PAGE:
Monday , December 10, 2018

COMMENTARY: Millennials, Check-Fraud Scams, and Three Practical Solutions: Part II

Check scams come in many forms. It could start with someone offering to buy something you advertised in the newspaper, on Craigslist, or eBay. Or someone could offer to pay you to do work at home, give you an “advance” on a sweepstake you’ve supposedly won, or pay the first installment on the millions that you’ll receive for agreeing to have money in a foreign country transferred to your bank account for safekeeping.

Here are a few tips consumers and business owners alike can follow to avoid being scammed:

  1. If you receive a check from someone you don’t know, don’t use mobile deposit. Instead, take it to a local bank and explain where the check came from so the teller can run it through the necessary inspections, starting with a MICR scan.
  2. In addition to verifying the MICR authenticity, there are additional visual signs bank tellers look for such as:
  3. Is the check-stock flimsy or suspicious?
  4. Is the company name or address misspelled on the check?
  5. Does the check number match the check number included in the line at the bottom of the check?
  6. Does the check have the correct routing number at the bottom for the bank it is supposedly drawn on?
  7. There’s no legitimate reason for someone who is giving you money to ask you to wire money back. If a stranger wants to pay you for something, insist on a cashier’s check for the exact amount, preferably from a local bank or a bank that has a branch in your area.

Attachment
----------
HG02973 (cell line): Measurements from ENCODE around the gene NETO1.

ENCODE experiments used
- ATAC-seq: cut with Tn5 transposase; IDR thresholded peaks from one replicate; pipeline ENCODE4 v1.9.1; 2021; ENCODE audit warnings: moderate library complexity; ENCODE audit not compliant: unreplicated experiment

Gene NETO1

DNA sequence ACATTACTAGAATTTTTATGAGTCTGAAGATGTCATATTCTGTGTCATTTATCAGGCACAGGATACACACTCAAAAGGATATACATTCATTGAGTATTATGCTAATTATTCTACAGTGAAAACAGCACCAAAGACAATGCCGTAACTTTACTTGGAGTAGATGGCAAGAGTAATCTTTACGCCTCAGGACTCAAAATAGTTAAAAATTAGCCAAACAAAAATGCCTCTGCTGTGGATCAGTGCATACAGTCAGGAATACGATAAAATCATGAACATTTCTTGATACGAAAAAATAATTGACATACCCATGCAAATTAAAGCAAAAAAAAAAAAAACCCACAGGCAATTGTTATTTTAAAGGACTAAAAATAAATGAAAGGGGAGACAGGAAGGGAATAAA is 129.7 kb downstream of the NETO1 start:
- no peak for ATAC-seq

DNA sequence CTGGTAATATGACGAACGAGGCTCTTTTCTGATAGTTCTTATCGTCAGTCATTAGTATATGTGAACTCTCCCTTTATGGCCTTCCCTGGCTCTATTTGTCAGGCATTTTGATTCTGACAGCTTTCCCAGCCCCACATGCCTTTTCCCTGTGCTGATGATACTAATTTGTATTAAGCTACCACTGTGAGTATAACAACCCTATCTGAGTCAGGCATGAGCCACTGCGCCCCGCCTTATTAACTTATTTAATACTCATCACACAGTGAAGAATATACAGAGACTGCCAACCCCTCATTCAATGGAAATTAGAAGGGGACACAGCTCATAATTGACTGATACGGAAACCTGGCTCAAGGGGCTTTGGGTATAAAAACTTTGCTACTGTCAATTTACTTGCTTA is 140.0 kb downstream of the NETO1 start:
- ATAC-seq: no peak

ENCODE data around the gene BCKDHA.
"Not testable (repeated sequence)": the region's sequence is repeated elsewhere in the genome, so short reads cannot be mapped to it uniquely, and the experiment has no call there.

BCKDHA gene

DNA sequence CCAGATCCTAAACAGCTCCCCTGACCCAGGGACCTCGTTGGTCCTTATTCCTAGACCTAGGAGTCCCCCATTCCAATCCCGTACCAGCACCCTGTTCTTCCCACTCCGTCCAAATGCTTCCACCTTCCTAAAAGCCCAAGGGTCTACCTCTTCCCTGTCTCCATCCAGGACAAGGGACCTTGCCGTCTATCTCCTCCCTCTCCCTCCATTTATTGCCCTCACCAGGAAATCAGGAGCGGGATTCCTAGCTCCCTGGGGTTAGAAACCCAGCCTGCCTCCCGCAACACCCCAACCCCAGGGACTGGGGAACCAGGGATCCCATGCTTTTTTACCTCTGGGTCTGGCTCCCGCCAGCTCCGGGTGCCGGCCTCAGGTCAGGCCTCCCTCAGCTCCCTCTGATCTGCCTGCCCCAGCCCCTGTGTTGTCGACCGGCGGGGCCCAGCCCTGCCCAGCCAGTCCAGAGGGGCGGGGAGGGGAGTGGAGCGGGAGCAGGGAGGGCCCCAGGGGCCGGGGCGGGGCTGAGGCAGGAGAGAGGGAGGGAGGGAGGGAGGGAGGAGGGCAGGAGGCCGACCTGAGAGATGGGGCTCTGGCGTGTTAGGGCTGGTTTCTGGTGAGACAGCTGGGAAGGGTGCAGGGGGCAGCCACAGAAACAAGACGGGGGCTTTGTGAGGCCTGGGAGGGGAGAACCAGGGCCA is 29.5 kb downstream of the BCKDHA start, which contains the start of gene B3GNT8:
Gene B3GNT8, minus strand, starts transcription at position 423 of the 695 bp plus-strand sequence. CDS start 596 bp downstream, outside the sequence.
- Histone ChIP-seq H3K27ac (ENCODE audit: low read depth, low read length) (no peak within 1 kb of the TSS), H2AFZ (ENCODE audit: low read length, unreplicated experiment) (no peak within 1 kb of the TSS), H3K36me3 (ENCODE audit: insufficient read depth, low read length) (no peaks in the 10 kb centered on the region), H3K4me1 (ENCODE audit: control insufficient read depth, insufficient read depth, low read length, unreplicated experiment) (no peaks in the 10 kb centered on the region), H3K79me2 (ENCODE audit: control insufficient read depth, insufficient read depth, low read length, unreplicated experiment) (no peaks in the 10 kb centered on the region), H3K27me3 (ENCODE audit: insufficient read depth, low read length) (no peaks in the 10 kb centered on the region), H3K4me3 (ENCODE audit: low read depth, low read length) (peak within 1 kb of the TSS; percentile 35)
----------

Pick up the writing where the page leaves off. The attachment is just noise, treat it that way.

Rampton: “Despite technology playing a key role in making check cashing more convenient, it’s primarily human awareness from trained bank tellers and informed consumers who play the chief role in combatting check fraud.”

If a check passes the tests listed above and you want to use mobile deposit, be sure to add specific language on the back of the document (e.g., “for mobile deposit only”) before taking a picture and making a deposit. If the check is stolen and a second deposit is made, the second bank would be responsible. If the mobile deposit doesn’t have the proper language, then the first bank would be liable and would have to reimburse the second bank. This is a newer rule that was put in place to protect banks from mobile check-deposit fraud.

Although check payments are declining, there are still more than 16 billion commercial checks being circulated each year, according to the U.S. Federal Reserve. If you’re in business, it’s still the cheapest way to send and receive payment.

Despite technology playing a key role in making check cashing more convenient, it’s primarily human awareness from trained bank tellers and informed consumers that plays the chief role in combating check fraud.

—Rahn Rampton is a product manager for Epson America’s POS solutions division.

Check Also

As Mobile Checkout Evolves, Companies Like Scandit Find A Place in Payments

7-Eleven Inc. is among the latest retailers to empower consumers to become their own point-of-sale …